Home Read Classic Album Review: The White Stripes | White Blood Cells

Classic Album Review: The White Stripes | White Blood Cells

The blues-punk duo's third album is the one that separates them from the pack.

This came out in 2002 – or at least that’s when I got it. Here’s what I said about it back then (with some minor editing):


Even in indie-rock, a little sexual ambiguity goes a long way.

Just ask Jack and Meg White, the members of Detroit garage-rock minimalists The White Stripes. For years, the underground music press has been trying to pin down their relationship. Are they brother and sister? Husband and wife? Ex-spouses? I’ve read them all. Whichever it is, Jack and Meg are smart enough to keep their mouths shut and let everybody else do the talking — undoubtedly knowing full well that all that hot air translates into plenty of free ink and airtime. Pretty savvy for a pair of Motown punks, eh?

Even more surprising is the fact that they could do just fine without the media manipulations. Unlike most bands who excel at generating hype, the Stripes — Jack on guitar and vocals, Meg on drums — have the tunes and talent to back up their PR campaign.

Their first two CDs, 1999’s self-titled debut and 2000’s De Stijl, introduced their stripped-down fusion of rock, blues, punk, country and folk, earning them a place in critics’ hearts and a spot on the roster of indie-rock twosomes next to Royal Trux, Flat Duo Jets and Local H. Their third album White Blood Cells — released in the U.S. last summer but finally getting Canadian distribution this month — is the one that separates them from the pack. Which is not to say it’s a great departure from the rudimentary, uncluttered road they’ve been on. If anything, White Blood Cells offers more of the same — only better. Jack’s guitar is still fuzzed-out and feeding back, and he still flubs notes without turning back. His yelping vocals are still thin, high and sorta weak, frequently breaking and wandering offkey. Meg’s crash-and-bash drumming and broken-watch timekeeping still make The Velvet Underground’s Mo Tucker seem like Neil Peart. And the whole affair sounds like it was recorded in their practice hall in an afternoon.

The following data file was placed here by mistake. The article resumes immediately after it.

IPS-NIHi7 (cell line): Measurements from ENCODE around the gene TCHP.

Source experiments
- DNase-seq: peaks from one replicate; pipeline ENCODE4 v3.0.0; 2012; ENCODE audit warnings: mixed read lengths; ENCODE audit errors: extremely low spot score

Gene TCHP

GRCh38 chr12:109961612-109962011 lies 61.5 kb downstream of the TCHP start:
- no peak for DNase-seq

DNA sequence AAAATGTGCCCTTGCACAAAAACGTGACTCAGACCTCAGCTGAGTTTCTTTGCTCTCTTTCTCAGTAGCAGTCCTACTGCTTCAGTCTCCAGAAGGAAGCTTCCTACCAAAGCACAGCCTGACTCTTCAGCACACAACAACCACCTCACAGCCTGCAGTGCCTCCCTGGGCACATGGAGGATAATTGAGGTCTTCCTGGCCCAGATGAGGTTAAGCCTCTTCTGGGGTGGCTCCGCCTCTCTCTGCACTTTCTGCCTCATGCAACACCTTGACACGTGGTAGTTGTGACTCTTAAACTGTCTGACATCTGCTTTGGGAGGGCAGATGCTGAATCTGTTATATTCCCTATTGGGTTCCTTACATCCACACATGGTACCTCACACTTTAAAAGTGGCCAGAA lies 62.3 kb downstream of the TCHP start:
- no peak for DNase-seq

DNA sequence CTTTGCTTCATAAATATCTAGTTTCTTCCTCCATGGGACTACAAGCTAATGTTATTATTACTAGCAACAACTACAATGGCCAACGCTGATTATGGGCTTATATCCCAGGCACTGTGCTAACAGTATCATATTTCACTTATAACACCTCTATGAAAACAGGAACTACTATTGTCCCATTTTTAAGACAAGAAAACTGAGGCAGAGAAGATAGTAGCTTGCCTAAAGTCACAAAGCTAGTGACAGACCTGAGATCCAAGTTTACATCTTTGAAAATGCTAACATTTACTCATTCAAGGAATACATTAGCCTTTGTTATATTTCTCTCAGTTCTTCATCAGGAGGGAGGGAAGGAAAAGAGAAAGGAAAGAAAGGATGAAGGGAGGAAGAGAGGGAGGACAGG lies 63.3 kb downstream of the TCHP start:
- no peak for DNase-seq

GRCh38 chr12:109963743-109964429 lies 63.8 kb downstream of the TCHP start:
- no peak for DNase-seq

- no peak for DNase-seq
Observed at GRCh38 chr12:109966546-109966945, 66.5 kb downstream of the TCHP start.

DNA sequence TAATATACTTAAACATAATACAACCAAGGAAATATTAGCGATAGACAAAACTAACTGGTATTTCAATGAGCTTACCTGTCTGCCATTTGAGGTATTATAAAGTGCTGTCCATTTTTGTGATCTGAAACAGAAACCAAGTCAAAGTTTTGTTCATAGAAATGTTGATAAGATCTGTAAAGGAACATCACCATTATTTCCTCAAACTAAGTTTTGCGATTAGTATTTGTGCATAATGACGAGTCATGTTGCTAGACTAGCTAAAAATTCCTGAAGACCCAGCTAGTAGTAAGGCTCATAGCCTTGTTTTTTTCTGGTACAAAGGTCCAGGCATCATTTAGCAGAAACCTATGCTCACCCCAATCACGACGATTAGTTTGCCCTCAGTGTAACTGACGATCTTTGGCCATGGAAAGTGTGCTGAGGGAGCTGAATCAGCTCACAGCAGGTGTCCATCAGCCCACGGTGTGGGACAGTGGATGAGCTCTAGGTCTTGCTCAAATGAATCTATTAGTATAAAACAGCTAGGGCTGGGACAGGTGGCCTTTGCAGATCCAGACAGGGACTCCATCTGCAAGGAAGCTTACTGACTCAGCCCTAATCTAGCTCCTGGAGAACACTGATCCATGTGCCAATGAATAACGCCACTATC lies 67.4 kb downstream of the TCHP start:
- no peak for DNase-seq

But none of it means a damn once you hear the songs. This is where they’ve made quantum leaps, both as writers and arrangers. And this is where they’ll hook ya. With smartly constructed, passionately delivered tunes like the trashy blues stomper Dead Leaves and the Dirty Ground; the barnburning two-stepper Hotel Yorba; the soulful groove of I’m Finding it Harder to be a Gentleman; the sugar-buzz go-go punk of Fell in Love With a Girl; and the metallic riffage of Expecting, just to name the album’s first five tracks. I could have picked any other songs and it wouldn’t have mattered; from the sweet ’n’ breezy acoustic folk of We’re Going to be Friends to the slashing tango-ska of I Think I Smell a Rat, every tune here is a nugget of indie-rock inspiration and individualism, and they link up into an album so richly textured and varied that it’s impossible to believe only two people are doing the work.

With that much going on between them, who cares what else might be going on?